Den of Wolves
The modern historical novel tends to stay within the bounds of known facts, confining its invention to the areas where history remains silent. No such limitation restrains Australian novelist Luke Devenish, who rearranges family history and known facts to achieve his purpose, which seems to be to blacken the character of the women of Roman history. In his Claudius novels, Robert Graves accuses Augustus’s spouse of countless murders of family members and others who happened to be in the way. Her infamous reputation in popular culture can be seen in the decision of the writers of The Sopranos to use her name for the malevolent mob widow who authorizes the whacking of her own son. Most modern historians dismiss the theory of a murderous Livia, but Devenish goes Graves one better and assigns countless new evil acts to Augustus’s wife in her effort to bring about the prophecy that she will be the ancestor of four kings.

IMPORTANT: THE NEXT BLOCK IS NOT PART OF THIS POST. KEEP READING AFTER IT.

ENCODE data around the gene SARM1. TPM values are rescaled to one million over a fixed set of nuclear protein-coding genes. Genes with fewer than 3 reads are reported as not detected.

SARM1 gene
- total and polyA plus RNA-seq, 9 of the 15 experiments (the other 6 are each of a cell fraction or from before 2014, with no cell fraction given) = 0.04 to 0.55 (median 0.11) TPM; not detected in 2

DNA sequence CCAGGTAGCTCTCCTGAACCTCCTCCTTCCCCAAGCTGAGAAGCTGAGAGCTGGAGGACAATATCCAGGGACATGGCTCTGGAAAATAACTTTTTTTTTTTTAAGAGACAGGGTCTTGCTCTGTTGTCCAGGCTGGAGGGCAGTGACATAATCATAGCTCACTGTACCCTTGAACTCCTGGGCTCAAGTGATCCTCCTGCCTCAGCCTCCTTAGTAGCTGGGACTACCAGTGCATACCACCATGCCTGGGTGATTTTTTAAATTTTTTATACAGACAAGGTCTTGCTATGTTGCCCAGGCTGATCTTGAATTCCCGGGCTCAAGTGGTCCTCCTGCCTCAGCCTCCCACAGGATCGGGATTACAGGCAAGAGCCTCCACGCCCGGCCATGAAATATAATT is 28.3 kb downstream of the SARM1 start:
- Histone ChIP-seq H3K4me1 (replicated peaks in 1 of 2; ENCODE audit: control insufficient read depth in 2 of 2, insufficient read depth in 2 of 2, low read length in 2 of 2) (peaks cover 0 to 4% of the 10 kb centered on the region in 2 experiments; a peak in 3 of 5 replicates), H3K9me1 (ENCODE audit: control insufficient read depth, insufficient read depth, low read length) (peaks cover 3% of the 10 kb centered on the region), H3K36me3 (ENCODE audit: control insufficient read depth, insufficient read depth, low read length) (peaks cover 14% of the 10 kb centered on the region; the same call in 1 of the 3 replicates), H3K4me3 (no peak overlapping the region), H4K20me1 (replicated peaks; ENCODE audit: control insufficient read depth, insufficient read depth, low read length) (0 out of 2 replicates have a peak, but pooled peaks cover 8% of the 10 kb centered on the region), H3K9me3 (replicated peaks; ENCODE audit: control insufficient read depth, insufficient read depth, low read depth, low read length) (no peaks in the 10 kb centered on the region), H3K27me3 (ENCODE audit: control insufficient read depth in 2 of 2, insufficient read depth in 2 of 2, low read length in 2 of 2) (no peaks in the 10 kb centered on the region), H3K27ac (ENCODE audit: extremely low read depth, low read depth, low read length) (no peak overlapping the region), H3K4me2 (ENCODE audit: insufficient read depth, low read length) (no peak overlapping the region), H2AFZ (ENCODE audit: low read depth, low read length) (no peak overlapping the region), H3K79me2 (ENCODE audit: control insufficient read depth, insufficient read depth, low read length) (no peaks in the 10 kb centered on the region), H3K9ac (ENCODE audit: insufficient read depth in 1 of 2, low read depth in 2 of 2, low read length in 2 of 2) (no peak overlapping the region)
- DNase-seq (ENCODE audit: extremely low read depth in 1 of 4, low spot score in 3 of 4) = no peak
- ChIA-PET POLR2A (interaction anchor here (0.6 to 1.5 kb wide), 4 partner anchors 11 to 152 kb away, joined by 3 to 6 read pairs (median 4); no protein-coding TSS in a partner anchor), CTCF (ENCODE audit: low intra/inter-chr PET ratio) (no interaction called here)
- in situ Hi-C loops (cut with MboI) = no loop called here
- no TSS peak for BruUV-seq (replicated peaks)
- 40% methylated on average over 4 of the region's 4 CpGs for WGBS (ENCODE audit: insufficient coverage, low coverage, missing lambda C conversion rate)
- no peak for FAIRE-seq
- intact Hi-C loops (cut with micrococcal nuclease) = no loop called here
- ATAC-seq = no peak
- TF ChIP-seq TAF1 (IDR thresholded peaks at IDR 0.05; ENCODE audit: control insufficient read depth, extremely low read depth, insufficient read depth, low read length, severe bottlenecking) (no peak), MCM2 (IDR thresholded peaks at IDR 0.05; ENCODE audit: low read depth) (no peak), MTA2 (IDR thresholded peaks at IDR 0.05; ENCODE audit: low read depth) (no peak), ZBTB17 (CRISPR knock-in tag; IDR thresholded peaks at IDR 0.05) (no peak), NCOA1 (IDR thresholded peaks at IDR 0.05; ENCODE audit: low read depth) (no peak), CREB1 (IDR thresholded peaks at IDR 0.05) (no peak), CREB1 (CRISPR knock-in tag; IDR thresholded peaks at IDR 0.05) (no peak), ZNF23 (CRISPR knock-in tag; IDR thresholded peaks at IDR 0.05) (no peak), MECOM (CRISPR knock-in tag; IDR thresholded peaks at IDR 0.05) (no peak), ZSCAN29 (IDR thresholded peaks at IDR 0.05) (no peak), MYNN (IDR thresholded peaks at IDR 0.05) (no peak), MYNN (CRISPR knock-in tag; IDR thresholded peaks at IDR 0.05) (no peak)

The prologue by a slave narrator is dated 65 A.D., but the action begins in 44 B.C. The book is identified as Book One in the Empress of Rome series. If you read historical fiction to learn more about the past, this book will only confuse and misinform you. If you don’t care about the history, it is an exciting and well-constructed melodrama. If you happen to be a pedant who enjoys spotting historical inaccuracies in a “What’s Wrong with this Picture” fashion, this might be the book for you. In spite of myself, I am looking forward to Nest of Vipers, the next installment in the series, a sample of which is included in this edition. Conditionally recommended.